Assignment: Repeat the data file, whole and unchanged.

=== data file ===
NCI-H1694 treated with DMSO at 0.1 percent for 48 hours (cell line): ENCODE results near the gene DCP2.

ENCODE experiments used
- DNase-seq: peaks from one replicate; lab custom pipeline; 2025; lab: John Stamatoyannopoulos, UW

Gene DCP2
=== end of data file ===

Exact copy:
NCI-H1694 treated with DMSO at 0.1 percent for 48 hours (cell line): ENCODE results near the gene DCP2.

ENCODE experiments used
- DNase-seq: peaks from one replicate; lab custom pipeline; 2025; lab: John Stamatoyannopoulos, UW

Gene DCP2